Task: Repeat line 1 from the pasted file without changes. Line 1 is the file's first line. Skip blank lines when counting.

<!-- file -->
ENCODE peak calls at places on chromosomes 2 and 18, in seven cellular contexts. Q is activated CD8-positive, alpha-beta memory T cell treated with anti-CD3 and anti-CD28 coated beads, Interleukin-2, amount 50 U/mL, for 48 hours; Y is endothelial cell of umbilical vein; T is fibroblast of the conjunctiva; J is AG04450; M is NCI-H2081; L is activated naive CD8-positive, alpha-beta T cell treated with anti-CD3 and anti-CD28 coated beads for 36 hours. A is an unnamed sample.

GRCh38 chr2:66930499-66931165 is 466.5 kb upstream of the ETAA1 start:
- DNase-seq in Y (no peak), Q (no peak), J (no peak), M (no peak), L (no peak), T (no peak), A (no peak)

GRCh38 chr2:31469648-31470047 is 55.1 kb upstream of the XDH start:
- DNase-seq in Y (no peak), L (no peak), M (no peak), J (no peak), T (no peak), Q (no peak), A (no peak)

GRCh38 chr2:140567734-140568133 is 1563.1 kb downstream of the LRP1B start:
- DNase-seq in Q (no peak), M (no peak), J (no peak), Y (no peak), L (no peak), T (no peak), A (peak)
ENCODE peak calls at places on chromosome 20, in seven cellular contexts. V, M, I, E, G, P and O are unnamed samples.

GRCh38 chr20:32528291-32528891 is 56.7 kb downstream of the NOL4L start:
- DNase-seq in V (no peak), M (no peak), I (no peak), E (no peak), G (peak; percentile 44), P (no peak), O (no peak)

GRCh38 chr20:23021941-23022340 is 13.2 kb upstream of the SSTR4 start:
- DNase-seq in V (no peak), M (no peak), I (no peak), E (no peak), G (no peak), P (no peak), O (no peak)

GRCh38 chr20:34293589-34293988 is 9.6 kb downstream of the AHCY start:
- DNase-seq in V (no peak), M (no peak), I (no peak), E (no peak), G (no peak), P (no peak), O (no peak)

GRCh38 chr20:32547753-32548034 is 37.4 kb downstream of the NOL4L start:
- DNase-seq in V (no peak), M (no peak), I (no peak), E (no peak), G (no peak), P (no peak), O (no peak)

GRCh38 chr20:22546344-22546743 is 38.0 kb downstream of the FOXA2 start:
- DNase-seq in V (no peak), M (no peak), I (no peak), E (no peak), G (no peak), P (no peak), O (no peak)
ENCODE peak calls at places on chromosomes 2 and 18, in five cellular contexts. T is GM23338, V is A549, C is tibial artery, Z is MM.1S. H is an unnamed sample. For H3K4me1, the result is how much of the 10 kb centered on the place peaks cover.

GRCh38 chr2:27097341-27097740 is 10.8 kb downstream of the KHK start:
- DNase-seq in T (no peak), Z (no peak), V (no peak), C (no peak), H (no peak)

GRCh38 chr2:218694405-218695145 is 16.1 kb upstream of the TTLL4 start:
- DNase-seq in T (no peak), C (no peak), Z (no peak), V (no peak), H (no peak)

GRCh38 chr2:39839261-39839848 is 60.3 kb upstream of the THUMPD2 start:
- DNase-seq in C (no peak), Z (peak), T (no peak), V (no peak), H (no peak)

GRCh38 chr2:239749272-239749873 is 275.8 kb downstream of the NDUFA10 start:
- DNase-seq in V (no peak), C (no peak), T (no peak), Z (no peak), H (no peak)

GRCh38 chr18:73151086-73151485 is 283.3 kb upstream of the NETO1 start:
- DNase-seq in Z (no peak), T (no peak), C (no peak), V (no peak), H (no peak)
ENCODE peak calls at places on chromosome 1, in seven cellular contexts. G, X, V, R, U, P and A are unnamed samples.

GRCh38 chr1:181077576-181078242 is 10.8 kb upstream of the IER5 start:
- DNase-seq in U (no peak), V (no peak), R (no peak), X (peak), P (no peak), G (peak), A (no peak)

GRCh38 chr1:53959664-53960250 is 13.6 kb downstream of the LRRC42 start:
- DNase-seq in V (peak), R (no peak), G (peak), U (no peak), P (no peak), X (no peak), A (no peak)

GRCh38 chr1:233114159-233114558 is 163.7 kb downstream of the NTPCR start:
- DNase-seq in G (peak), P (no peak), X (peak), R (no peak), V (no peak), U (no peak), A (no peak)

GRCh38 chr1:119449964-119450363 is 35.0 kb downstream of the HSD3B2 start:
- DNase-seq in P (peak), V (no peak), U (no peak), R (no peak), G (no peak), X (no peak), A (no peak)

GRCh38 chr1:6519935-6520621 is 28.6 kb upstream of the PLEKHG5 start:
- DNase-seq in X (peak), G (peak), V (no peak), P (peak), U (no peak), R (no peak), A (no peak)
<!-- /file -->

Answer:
ENCODE peak calls at places on chromosomes 2 and 18, in seven cellular contexts. Q is activated CD8-positive, alpha-beta memory T cell treated with anti-CD3 and anti-CD28 coated beads, Interleukin-2, amount 50 U/mL, for 48 hours; Y is endothelial cell of umbilical vein; T is fibroblast of the conjunctiva; J is AG04450; M is NCI-H2081; L is activated naive CD8-positive, alpha-beta T cell treated with anti-CD3 and anti-CD28 coated beads for 36 hours. A is an unnamed sample.